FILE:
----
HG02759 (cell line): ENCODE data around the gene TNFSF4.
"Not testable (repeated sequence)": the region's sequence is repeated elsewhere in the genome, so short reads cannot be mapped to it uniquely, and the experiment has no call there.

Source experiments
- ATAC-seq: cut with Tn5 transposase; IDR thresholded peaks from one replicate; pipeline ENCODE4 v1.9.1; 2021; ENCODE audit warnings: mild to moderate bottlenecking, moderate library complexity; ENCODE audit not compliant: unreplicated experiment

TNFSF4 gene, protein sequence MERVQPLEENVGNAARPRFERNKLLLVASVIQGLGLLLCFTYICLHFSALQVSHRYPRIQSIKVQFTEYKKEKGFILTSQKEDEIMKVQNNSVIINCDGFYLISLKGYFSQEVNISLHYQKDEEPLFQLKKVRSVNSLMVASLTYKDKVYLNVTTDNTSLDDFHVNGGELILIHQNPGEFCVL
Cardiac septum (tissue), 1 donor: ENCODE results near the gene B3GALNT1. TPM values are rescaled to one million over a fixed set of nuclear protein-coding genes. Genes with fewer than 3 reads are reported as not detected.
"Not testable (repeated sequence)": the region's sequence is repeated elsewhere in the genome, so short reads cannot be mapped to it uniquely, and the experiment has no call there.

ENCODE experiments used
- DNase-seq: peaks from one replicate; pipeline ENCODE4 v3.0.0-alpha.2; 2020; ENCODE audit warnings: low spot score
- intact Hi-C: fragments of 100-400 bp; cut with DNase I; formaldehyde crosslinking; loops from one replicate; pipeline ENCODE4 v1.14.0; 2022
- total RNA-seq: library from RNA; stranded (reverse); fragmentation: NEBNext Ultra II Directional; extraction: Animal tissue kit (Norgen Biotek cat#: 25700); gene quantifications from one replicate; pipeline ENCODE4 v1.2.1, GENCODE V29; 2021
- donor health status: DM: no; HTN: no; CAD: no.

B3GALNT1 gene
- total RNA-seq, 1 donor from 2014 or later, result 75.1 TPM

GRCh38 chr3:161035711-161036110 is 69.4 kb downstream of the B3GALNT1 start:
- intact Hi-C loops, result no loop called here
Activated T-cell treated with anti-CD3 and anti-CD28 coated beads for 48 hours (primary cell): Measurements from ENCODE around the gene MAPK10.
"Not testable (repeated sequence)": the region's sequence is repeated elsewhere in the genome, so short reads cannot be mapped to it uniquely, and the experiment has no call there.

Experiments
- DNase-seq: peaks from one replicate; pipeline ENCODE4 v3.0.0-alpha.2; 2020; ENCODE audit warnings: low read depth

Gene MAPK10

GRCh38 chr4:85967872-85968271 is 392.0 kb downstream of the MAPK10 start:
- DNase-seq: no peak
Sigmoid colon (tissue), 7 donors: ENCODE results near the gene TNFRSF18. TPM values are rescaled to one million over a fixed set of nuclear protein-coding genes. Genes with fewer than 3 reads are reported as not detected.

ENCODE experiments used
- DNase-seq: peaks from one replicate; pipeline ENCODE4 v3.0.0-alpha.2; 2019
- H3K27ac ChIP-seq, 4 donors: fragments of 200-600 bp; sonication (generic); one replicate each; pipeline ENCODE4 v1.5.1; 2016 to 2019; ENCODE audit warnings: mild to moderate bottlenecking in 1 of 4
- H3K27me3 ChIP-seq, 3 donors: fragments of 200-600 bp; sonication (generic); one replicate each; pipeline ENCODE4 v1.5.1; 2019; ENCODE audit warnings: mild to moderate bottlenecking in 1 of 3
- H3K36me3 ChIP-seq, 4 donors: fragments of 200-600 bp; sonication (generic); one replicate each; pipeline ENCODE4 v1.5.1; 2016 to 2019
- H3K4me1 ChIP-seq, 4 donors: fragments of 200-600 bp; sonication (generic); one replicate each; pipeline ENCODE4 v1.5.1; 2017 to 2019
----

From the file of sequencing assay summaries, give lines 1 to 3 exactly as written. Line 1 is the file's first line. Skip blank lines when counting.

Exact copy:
HG02759 (cell line): ENCODE data around the gene TNFSF4.
"Not testable (repeated sequence)": the region's sequence is repeated elsewhere in the genome, so short reads cannot be mapped to it uniquely, and the experiment has no call there.

Source experiments